A friend shared her backlist with me and I just now managed to pull one out and read it.Did your friend bother to erase the extra copies from her library when she 'passed' them along to you?

    This is the kind of review that makes all the pain that goes into creating a beautiful piece of work worth while. I'm sure Shelby will be thrilled to read it. But, if you really want to encourage her to come out of hiding, you might consider actually buying her work.

  3. I encourage readers to seek Shelby's work and buy her books. Her writing wraps around me like a warm, fuzzy blanket, soft enough to wipe tears. And there will be tears.

  4. Jennifer,

    I don't even know what to say. I keep looking for a way to email you off the board, but I don't see a link! Will you send me your address?

    Thank you, dear one. And I mean that in myriad ways.

  5. Ali,

    A book sale is always appreciated, but this kind of review is by far the most wonderful way to garner new readers and more sales. For that, and for making me feel so honored, I am eternally grateful to Jennifer.

  6. Oh man, I love Shelby's writing. I'm proud to say I own her entire library and am keeping the rest of the shelf bare in anticipation of her new stuff!

    Great article, Jennifer.

    May you find many more readers, Ms. Reed! You deserve the accolades.


  7. I wonder though:

    A friend shared her backlist with me and I just now managed to pull one out and read it.Did your friend bother to erase the extra copies from her library when she 'passed' them along to you?
    I shared my backlist of TITLES, Ali. I didn't share the actual book. I suppose you can read that as I passed the book to Jennifer, but that'd be incorrect. Sorry for any confusion.

  8. Jennifer--another lovely review of a fabulous book by the dynamic Shelby Reed. Your words--beautiful. Why aren't you a writer again? *GRIN* Love you, Jen.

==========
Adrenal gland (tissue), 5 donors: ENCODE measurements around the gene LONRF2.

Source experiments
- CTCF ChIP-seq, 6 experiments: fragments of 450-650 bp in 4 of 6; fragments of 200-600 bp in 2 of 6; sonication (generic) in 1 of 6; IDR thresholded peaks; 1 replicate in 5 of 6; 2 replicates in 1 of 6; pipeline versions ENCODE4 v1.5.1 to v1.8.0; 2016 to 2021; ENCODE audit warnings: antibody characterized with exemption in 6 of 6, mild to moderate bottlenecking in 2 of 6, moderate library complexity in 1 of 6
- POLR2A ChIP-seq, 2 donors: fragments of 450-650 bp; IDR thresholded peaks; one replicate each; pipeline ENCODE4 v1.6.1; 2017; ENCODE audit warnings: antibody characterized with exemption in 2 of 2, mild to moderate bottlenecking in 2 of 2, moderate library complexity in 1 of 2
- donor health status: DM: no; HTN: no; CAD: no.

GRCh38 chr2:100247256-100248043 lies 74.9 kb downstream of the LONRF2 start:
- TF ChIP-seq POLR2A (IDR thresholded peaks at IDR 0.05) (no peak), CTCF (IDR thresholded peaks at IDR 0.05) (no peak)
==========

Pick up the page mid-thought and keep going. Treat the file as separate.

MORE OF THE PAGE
9. Sorry, Ann, if I jumped to conclusions. I think it was the 'I pulled one out...' that shocked me.

    Admittedly, I'm a little outspoken about paying for intellectual properties, but I really don't want to turn into a copywrite nazi.

  10. Jennifer, wonderful review! I have this book, picked it up a few months ago. I must read it soon. I have heard Ms. Leslie Ann Dennis speak very highly of Ms. Reeds writing.

  11. Lori - I have her backlist, LOL, and I just got to it. We need a blogger contest--an award for those with the oldest titles in their TBR stacks or lists. I'd...uhh, win. Hands down.

    Ali - "...savor the experience." THAT is it exactly. I enjoy Shelby's words as much as the story. And your poke to purchase was taken exactly as it was intended--a gentle reminder of the right thing.

    Sandra - "...there will be tears." Oh yeah. The silent ones, that just stream down your face.

    Shelby - Always, your words always do this to me. The published and unpublished. I will be making my way through your backlist and look forward to the emotional journey. Thank YOU!

    Leslie - Always nice to meet more of Shelby's fans!

    Amy C - Listen to Leslie! LOL

    Anne - Love you Miss! And I DO write, LOL. G's blog, here and on the job (although that is dull stuff). You and Shelby both know why I can't write romance--I've no stories. Doh.

  12. Wow what a glowing review! I am looking this one right now. Thank you!

  13. Tracy - I'd recommend (insist) on either of the Reed books reviewed here. This one for Seraphim and another for Midnight Rose (



Have you read it? What do you think?